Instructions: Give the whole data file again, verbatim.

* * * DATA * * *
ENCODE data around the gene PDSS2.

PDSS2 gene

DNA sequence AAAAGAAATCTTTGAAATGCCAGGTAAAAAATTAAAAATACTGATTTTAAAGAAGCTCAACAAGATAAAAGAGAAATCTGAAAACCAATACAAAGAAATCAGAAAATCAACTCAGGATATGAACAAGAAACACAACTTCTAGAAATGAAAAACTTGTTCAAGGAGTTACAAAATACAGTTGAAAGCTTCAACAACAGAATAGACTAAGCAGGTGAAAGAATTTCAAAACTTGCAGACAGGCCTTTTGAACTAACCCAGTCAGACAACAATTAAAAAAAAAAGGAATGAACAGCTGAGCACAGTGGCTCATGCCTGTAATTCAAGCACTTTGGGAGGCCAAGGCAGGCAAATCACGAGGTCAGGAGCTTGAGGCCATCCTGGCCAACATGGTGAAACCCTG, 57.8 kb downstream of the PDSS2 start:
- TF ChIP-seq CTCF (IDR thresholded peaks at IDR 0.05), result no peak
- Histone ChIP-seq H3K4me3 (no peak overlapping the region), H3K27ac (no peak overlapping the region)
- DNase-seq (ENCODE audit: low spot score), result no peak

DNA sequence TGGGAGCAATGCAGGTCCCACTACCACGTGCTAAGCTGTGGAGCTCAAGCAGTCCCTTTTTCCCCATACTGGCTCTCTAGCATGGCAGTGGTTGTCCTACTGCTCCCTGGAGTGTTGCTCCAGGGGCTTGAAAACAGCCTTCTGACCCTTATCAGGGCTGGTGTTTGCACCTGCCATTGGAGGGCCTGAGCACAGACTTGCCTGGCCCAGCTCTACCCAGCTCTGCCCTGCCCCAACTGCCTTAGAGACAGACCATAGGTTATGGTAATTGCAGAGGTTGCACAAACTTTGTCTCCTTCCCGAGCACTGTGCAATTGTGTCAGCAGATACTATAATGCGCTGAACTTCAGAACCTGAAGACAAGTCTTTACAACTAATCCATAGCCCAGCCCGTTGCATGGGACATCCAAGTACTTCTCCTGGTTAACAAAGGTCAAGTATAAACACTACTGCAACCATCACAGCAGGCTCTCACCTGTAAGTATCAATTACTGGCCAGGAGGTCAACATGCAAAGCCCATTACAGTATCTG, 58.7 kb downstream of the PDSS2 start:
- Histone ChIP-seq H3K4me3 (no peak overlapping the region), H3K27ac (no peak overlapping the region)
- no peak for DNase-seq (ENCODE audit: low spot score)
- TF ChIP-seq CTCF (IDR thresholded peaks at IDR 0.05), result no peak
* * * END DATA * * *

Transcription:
ENCODE data around the gene PDSS2.

PDSS2 gene

DNA sequence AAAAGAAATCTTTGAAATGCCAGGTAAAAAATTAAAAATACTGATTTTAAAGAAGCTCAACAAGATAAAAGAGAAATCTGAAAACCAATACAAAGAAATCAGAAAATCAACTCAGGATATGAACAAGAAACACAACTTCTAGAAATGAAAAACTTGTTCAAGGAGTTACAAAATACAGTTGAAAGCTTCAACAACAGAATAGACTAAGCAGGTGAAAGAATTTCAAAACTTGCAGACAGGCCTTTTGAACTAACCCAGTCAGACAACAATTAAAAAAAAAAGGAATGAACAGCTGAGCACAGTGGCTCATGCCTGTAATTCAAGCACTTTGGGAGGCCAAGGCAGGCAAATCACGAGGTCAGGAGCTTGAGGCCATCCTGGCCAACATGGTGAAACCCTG, 57.8 kb downstream of the PDSS2 start:
- TF ChIP-seq CTCF (IDR thresholded peaks at IDR 0.05), result no peak
- Histone ChIP-seq H3K4me3 (no peak overlapping the region), H3K27ac (no peak overlapping the region)
- DNase-seq (ENCODE audit: low spot score), result no peak

DNA sequence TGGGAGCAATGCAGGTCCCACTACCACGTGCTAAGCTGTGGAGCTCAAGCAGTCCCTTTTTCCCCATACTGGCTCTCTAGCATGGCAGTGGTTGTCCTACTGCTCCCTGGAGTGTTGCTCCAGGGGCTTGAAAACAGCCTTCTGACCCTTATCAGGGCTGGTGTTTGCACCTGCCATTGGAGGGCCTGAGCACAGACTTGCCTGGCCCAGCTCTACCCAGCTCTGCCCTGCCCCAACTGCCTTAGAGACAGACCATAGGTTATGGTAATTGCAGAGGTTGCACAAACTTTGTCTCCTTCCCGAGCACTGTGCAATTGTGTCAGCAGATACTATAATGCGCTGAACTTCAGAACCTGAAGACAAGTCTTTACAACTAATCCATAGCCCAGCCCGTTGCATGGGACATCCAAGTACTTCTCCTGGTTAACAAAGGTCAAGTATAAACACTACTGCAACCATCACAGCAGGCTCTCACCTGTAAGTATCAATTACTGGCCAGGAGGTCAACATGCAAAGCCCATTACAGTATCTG, 58.7 kb downstream of the PDSS2 start:
- Histone ChIP-seq H3K4me3 (no peak overlapping the region), H3K27ac (no peak overlapping the region)
- no peak for DNase-seq (ENCODE audit: low spot score)
- TF ChIP-seq CTCF (IDR thresholded peaks at IDR 0.05), result no peak